Saying Thank You

When it’s cold or raining outside, I help with dismissal at work. I go outside and help make sure that kids get safely and quickly to their cars. I might get cold or wet-or both. My hair might get messed up. But really, it’s not a big deal; it’s part of my job. One recent morning, my boss gave me a bag of caramel corn as a thank-you for helping with dismissal.

It’s not a big deal. I don’t mind going outside for a short amount of time to help the kiddos. Yes, my fingers or toes might get cold. My hair might get messed up. But I don’t really mind it. Who cares what my hair looks like after 3pm? I can put it in a ponytail or messy bun.

The thing that struck me is the act of thanking me. This is a situation where it really is the thought that counts. A bag of caramel corn is a simple way of saying “Hey, I noticed that thing that you did.” It’s important to acknowledge people when you notice them doing something.

This is something that I’ve been thinking about lately. It’s important to acknowledge people. Thanking people who help you, acknowledging people who work in stores-these things are important. At some point in my early twenties, I started making a point of saying “You too” to every person who said “Have a nice day” to me. Next, I started meaning it. And then, I started saying it to people who hadn’t said it to me. I’m no better or worse than the people who stock shelves at Target. People who make drinks at Starbucks are doing something for you. Yes, they’re getting paid for it, but they’re doing a service for you.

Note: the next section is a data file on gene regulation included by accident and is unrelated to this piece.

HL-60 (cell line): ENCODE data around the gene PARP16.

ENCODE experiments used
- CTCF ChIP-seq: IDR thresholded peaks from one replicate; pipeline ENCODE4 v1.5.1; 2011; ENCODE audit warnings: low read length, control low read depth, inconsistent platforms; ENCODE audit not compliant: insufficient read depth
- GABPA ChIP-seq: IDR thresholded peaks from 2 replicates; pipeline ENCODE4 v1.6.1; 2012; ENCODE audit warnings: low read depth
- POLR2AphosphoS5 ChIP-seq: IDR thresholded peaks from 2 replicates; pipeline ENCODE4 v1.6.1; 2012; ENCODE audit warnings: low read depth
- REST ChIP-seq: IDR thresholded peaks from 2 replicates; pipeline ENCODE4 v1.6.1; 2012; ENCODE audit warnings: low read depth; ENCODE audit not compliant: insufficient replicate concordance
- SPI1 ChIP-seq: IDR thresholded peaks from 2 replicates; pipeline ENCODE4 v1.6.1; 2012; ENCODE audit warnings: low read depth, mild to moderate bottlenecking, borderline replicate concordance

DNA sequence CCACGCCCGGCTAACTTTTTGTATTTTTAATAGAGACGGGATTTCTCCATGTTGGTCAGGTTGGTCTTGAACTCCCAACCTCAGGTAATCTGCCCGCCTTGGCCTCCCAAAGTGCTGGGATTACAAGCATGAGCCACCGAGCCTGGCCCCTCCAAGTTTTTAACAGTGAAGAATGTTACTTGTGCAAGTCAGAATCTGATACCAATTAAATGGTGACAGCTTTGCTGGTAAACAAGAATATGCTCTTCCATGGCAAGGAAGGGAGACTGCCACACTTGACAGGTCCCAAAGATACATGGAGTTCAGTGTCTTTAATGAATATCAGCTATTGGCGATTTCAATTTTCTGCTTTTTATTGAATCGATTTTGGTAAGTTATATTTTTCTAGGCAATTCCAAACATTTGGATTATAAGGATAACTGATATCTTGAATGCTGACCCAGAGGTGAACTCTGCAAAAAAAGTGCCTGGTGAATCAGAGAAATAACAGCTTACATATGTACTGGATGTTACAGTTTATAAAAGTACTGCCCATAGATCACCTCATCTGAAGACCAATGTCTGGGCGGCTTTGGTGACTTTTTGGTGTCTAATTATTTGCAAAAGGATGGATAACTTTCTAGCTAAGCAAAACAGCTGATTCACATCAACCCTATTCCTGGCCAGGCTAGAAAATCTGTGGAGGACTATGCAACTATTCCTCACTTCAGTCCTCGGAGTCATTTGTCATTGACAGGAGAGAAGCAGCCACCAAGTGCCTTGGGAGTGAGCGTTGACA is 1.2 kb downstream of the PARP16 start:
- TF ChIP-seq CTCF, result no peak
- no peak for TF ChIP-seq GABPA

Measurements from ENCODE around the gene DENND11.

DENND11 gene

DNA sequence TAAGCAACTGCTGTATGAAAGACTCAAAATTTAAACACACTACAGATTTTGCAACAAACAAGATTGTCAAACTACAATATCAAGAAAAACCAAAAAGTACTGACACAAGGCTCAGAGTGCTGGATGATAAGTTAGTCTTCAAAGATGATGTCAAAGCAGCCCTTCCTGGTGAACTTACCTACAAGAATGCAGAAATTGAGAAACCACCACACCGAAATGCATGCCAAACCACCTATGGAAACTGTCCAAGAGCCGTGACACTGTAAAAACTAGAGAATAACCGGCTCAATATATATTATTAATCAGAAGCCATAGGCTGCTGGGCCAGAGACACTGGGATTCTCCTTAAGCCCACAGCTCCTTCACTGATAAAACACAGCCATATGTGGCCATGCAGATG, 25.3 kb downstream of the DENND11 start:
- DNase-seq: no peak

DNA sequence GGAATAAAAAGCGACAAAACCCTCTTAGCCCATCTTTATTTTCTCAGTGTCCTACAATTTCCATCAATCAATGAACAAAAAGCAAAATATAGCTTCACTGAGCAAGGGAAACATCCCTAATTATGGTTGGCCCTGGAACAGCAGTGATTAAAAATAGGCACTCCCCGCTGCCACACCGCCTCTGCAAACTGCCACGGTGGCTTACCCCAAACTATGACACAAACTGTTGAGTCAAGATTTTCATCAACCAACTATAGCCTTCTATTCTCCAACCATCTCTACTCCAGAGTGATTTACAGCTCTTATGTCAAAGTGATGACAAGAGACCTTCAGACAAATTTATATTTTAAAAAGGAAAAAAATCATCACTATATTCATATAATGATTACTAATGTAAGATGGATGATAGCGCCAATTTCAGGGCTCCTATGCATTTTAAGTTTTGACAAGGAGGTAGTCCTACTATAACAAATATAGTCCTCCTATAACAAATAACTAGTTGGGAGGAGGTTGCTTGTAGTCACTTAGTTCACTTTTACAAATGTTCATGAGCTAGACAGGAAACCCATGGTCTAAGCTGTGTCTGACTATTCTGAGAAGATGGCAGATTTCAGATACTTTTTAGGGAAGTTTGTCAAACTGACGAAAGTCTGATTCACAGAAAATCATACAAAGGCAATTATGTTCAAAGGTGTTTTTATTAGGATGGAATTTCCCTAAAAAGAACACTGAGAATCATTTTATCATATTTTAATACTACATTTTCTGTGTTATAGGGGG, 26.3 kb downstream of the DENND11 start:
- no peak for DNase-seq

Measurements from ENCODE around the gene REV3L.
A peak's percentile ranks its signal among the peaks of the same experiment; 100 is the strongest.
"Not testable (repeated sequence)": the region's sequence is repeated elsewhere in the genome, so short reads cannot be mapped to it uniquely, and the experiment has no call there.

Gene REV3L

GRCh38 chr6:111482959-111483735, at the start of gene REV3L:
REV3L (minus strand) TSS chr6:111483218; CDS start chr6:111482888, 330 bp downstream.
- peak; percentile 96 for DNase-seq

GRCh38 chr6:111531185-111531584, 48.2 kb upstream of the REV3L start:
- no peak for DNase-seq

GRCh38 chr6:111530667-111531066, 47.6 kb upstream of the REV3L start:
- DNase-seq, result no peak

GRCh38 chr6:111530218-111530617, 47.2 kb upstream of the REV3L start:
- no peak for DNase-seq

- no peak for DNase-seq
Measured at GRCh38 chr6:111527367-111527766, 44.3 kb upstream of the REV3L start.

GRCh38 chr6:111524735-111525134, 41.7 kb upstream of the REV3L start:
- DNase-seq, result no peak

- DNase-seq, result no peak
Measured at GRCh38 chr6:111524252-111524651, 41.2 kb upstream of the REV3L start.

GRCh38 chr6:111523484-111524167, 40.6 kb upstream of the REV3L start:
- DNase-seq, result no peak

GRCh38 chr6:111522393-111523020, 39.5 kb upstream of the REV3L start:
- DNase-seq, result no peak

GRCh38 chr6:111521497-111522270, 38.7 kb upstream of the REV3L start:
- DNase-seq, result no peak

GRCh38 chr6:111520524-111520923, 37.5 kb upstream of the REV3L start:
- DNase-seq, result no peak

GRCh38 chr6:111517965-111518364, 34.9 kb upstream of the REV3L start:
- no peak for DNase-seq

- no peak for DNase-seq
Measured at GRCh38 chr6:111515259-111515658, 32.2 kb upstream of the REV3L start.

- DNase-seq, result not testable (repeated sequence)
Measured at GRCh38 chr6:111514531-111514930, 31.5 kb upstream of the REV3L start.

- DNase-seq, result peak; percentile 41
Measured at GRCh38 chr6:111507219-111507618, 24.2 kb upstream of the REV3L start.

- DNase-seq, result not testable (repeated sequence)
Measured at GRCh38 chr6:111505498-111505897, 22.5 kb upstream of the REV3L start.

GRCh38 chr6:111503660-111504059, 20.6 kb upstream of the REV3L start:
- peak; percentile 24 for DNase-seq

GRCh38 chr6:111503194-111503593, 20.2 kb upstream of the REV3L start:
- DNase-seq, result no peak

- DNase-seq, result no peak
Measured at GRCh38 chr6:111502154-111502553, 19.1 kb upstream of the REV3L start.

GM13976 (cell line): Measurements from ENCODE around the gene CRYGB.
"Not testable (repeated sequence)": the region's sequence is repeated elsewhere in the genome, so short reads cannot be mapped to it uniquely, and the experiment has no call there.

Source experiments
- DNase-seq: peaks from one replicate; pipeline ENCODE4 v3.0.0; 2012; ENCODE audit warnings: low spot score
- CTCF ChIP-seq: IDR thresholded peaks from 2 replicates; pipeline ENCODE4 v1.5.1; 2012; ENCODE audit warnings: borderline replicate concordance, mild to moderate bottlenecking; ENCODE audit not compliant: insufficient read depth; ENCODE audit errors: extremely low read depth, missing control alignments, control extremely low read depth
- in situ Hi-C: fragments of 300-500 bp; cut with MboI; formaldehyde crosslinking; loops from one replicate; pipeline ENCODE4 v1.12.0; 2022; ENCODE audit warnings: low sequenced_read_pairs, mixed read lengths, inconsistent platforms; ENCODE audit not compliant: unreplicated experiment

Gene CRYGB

It’s important to treat people with respect and dignity. We need to make a habit of noticing other people. One of the things that I’ve really learned in the past few months is how easy it is to get focused in our own worlds and ignore the world around us. It’s easy to ignore or shut out people who disagree with us. It’s easy to overlook people.

But if we want to make the world a better place, we need to treat people better. We need to be more respectful of other people. Sometimes, that just means asking someone how they’re doing or wishing them a good day. If we treat others with intentional kindness, we will contribute to making the world a better place. And that’s what will really change the world-small acts stemming from genuine kindness.

Let’s do that. Let’s live with genuine kindness. Let’s make the world a better place.

“Not all of us can do great things. But we can do small things with great love.”

-St. Teresa of Calcutta


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